Dear travelers. Readers of El Blog de Viajes, tourists, nomads and vacation dreamers. December is here and for many it represents the last chance of the year to make an escape. Others, as in my case, come home for Christmas and revisit some of our favorite places on earth. It’s certainly a special and festive time; surely after my birthday it’s my favorite time of the year… and I’m really looking forward to writing about it!
This year we are going to surprise you, backpacker, because we have prepared an Advent Traveller Calendar exclusively for you. We will give you a daily post, with a Christmas theme, so that you can read it and become aware of our festive spirit. We will write travel tickets, to show you how they celebrate in the different countries of the world, what they eat, where it all began and all the secrets of World Christmas. No other travel blog has dared with this feat and they just tell us where to find the best flea markets… but real travelers know that Christmas is much more than that and we’re going to prove it: twenty-five posts in twenty-five days, ready?
The tradition of the Advent Calendars originates from Germany. In the 19th century, Protestant families lit a candle each day of Advent, although this tradition was tremendously expensive because the candle was expensive. So the less wealthy families would paint twenty-four stripes of chalk on the floor or on any wall, and the children would erase one each day, counting down to Christmas Day. This tradition evolved and an image of religious nature continued to hang every day. In 1851 this countdown with sacred images became a wooden “Christmas calendar”. And a few years later the first printed Advent calendar was born: Hamburg in 1902.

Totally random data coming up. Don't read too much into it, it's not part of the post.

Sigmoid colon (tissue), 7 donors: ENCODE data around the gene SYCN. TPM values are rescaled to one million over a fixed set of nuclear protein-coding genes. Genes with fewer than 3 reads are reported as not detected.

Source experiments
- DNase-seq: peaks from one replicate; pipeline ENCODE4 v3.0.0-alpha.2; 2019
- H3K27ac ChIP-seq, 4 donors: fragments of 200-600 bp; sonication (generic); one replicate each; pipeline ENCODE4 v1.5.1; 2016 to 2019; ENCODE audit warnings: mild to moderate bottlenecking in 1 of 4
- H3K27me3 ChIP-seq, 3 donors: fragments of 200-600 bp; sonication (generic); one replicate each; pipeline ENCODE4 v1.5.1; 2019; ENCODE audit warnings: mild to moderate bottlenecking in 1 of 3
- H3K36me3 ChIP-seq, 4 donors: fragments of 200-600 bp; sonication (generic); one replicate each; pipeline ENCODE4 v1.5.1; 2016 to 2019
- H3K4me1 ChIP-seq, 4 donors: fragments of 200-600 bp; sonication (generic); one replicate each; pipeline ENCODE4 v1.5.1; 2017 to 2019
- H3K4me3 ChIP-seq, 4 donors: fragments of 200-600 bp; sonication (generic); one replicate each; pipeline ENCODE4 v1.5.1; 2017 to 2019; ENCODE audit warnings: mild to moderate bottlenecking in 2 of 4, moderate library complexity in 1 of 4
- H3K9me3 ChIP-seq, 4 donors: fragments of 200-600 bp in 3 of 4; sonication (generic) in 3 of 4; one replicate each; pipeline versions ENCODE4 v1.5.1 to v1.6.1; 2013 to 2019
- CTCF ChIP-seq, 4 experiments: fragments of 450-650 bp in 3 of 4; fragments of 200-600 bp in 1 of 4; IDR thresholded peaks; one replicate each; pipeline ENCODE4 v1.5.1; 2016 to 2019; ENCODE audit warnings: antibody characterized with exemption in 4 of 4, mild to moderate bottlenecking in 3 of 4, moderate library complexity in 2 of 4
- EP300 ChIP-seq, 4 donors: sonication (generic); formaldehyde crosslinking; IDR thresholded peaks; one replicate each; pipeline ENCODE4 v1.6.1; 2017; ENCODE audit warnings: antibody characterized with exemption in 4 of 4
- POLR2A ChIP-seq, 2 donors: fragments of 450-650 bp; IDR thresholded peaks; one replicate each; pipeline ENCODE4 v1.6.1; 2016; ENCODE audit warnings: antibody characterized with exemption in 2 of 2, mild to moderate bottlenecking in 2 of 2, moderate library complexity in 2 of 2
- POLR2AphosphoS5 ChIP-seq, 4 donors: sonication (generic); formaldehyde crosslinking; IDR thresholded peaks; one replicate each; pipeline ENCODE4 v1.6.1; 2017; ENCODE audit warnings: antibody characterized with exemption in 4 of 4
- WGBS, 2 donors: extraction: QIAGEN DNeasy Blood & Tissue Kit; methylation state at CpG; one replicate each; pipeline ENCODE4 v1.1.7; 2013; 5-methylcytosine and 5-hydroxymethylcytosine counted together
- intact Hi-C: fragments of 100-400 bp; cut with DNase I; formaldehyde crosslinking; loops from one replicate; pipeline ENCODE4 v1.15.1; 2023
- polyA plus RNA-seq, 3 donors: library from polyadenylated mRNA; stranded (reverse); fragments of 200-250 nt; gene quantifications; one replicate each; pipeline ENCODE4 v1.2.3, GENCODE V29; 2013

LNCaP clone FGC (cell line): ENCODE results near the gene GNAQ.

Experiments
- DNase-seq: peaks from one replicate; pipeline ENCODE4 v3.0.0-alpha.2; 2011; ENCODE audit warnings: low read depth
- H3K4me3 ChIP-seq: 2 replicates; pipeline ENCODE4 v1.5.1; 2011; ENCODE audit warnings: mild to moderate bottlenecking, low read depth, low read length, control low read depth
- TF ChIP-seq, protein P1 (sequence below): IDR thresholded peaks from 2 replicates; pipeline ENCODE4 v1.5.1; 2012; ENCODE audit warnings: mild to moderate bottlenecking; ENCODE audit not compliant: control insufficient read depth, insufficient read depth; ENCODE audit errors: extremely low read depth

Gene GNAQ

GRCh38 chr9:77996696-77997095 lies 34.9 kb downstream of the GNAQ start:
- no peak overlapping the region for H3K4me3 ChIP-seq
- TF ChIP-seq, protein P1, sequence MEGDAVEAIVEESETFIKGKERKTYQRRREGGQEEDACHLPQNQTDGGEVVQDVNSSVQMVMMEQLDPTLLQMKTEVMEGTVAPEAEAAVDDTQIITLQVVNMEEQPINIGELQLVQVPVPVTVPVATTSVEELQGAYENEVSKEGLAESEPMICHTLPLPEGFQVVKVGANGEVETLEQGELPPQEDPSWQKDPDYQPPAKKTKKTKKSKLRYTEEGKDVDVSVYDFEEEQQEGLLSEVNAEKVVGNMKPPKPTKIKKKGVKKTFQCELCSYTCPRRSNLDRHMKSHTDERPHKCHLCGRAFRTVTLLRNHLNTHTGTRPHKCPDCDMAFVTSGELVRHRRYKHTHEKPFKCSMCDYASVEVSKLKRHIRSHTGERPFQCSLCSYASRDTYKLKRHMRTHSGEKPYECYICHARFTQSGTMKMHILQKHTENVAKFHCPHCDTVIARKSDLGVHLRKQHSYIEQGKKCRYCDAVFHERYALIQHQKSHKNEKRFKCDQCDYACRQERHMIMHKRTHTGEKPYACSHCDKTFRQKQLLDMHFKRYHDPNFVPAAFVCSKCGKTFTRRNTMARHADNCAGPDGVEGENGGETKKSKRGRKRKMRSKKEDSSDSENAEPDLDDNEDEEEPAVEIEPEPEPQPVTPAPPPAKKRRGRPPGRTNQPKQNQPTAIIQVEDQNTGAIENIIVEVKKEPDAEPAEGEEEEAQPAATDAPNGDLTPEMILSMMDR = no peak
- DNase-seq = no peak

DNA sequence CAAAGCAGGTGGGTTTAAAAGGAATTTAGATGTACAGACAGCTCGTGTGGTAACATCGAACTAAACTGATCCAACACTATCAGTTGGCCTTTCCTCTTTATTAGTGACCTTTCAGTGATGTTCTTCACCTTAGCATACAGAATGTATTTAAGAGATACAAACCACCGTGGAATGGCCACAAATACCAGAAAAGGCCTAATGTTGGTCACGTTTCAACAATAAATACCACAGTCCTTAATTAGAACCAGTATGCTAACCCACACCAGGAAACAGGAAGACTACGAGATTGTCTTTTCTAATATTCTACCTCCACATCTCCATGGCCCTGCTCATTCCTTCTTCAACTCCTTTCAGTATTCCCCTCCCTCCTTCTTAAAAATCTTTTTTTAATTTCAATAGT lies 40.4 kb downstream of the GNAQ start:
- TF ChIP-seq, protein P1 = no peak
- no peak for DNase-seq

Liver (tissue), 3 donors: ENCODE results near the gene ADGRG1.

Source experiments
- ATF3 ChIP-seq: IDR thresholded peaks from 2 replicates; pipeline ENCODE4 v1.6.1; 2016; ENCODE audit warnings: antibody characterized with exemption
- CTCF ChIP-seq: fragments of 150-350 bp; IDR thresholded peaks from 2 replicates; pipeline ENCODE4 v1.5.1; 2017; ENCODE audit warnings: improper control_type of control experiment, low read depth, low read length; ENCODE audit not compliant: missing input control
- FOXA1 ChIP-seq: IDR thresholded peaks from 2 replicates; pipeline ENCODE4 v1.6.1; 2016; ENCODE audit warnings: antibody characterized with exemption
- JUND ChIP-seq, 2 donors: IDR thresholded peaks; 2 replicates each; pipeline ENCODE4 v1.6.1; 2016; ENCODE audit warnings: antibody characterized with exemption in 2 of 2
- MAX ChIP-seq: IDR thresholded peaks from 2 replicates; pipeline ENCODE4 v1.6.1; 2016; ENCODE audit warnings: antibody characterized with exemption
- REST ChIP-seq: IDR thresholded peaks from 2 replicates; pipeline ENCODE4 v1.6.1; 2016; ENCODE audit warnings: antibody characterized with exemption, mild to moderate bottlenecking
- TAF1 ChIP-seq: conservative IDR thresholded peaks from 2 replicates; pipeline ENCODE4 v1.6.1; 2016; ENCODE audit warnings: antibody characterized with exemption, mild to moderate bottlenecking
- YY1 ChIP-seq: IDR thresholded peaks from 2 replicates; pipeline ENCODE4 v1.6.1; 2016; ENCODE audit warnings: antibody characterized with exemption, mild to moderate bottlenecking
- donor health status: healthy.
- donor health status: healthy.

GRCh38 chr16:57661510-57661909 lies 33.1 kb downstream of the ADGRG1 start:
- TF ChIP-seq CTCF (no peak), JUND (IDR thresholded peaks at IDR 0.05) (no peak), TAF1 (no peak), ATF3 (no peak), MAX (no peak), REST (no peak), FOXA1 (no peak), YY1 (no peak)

Until 1950, Advent calendars did not have chocolate behind doors, but Bible verses or drawings. Today there are as many as you can imagine: from socks and perfumes to advent calendars for cats, anything is possible.
Christmas in Hamburg
This German city is the great forgotten city of many travelers and tourists. Obviously, it competes with the beautiful Berlin, with the interesting Frankfurt, and I cannot forget Cologne or Munich, which are two other strong tourist candidates from the Germanic country. However, if there is one time of year when Hamburg is the great queen, it is surely Christmas. Its festive atmosphere is not limited only to Christmas markets (which have them and are very nice) or to drinking the traditional spicy hot wine (gluhwein) but rewards its visitors with many more things to do.
Don’t miss Lake Alster, which is decorated with a giant Christmas tree in the center. The water freezes and when the day ends and the lights are turned on is certainly a place of postcard.
To get rid of the cold, I strongly suggest the Coffee Museum. It is highly recommended to book a tour in advance, as they are always sold out. If you haven’t been able to get a place for the guided tour, my recommendation is that you at least have a cup of coffee.
Visit the Hamburg Philharmonic, where in addition to going to one of the Christmas concerts, you can enjoy incredible views of the city and a building that is a delight architecturally speaking.
The largest model train in the world is in Hamburg. Going to see it is like traveling in miniature, since the attention to detail and the extension of this set of models is surprising. Mountains, small towns, trees… everything has been built on a small scale and many travellers say they spent more than three hours observing everything. At Christmas, they put some decorations on the model, to make it look even more real.
I cannot forget, although understandably not for everyone, the Johannes Brahms Museum or the Telemann Museum, two musicians of incredible relevance in the age of classicism. Both have some pieces that have been considered Christmas music, such as the Christmas cantatas or the lullaby Geistliches Wiegenlied.
This is the first door of the Advent Calendar of The Travel Blog, which I hope you have opened with the same enthusiasm with which I have written. By looking through this door we have travelled to Hamburg in the middle of the 19th century, where the children wait patiently to erase the chalk lines that represent the Christmas countdown. Do you wonder what tomorrow’s door will bring? I can’t wait!